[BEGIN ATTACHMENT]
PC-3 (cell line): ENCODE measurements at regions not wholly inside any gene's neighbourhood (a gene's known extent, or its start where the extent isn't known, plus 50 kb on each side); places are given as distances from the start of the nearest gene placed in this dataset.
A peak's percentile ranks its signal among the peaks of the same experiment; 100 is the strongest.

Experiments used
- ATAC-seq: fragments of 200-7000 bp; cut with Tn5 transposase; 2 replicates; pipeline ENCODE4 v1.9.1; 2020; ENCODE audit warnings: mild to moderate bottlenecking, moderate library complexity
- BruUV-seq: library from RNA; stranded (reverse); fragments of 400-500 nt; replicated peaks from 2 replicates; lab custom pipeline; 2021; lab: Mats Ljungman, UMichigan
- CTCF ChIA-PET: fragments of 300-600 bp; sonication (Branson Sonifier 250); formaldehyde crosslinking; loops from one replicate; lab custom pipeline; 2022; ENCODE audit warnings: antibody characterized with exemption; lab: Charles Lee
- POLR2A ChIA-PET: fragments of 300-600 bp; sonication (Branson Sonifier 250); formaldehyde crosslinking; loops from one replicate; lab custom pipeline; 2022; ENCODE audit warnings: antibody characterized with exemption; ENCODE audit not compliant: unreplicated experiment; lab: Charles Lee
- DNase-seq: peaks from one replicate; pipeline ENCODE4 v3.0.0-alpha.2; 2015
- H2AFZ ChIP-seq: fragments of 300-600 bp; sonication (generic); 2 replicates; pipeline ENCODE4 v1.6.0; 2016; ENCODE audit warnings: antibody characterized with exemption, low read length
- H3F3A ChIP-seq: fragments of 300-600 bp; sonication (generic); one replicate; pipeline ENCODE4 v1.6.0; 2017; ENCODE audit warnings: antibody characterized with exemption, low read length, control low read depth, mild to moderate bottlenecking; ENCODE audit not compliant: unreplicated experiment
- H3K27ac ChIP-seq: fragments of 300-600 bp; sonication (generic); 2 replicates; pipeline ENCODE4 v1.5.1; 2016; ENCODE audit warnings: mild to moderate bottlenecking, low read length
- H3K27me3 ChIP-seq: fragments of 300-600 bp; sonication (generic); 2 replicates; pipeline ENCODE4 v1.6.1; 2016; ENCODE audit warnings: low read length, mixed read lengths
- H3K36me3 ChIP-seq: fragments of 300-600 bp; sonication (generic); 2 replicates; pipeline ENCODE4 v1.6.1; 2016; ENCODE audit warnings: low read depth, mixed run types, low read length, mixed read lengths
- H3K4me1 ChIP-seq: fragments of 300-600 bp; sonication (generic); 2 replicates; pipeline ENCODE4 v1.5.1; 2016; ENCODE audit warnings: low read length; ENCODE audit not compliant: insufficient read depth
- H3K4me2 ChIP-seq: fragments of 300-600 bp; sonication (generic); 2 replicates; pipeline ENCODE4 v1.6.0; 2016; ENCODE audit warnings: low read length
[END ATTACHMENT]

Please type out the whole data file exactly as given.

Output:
PC-3 (cell line): ENCODE measurements at regions not wholly inside any gene's neighbourhood (a gene's known extent, or its start where the extent isn't known, plus 50 kb on each side); places are given as distances from the start of the nearest gene placed in this dataset.
A peak's percentile ranks its signal among the peaks of the same experiment; 100 is the strongest.

Experiments used
- ATAC-seq: fragments of 200-7000 bp; cut with Tn5 transposase; 2 replicates; pipeline ENCODE4 v1.9.1; 2020; ENCODE audit warnings: mild to moderate bottlenecking, moderate library complexity
- BruUV-seq: library from RNA; stranded (reverse); fragments of 400-500 nt; replicated peaks from 2 replicates; lab custom pipeline; 2021; lab: Mats Ljungman, UMichigan
- CTCF ChIA-PET: fragments of 300-600 bp; sonication (Branson Sonifier 250); formaldehyde crosslinking; loops from one replicate; lab custom pipeline; 2022; ENCODE audit warnings: antibody characterized with exemption; lab: Charles Lee
- POLR2A ChIA-PET: fragments of 300-600 bp; sonication (Branson Sonifier 250); formaldehyde crosslinking; loops from one replicate; lab custom pipeline; 2022; ENCODE audit warnings: antibody characterized with exemption; ENCODE audit not compliant: unreplicated experiment; lab: Charles Lee
- DNase-seq: peaks from one replicate; pipeline ENCODE4 v3.0.0-alpha.2; 2015
- H2AFZ ChIP-seq: fragments of 300-600 bp; sonication (generic); 2 replicates; pipeline ENCODE4 v1.6.0; 2016; ENCODE audit warnings: antibody characterized with exemption, low read length
- H3F3A ChIP-seq: fragments of 300-600 bp; sonication (generic); one replicate; pipeline ENCODE4 v1.6.0; 2017; ENCODE audit warnings: antibody characterized with exemption, low read length, control low read depth, mild to moderate bottlenecking; ENCODE audit not compliant: unreplicated experiment
- H3K27ac ChIP-seq: fragments of 300-600 bp; sonication (generic); 2 replicates; pipeline ENCODE4 v1.5.1; 2016; ENCODE audit warnings: mild to moderate bottlenecking, low read length
- H3K27me3 ChIP-seq: fragments of 300-600 bp; sonication (generic); 2 replicates; pipeline ENCODE4 v1.6.1; 2016; ENCODE audit warnings: low read length, mixed read lengths
- H3K36me3 ChIP-seq: fragments of 300-600 bp; sonication (generic); 2 replicates; pipeline ENCODE4 v1.6.1; 2016; ENCODE audit warnings: low read depth, mixed run types, low read length, mixed read lengths
- H3K4me1 ChIP-seq: fragments of 300-600 bp; sonication (generic); 2 replicates; pipeline ENCODE4 v1.5.1; 2016; ENCODE audit warnings: low read length; ENCODE audit not compliant: insufficient read depth
- H3K4me2 ChIP-seq: fragments of 300-600 bp; sonication (generic); 2 replicates; pipeline ENCODE4 v1.6.0; 2016; ENCODE audit warnings: low read length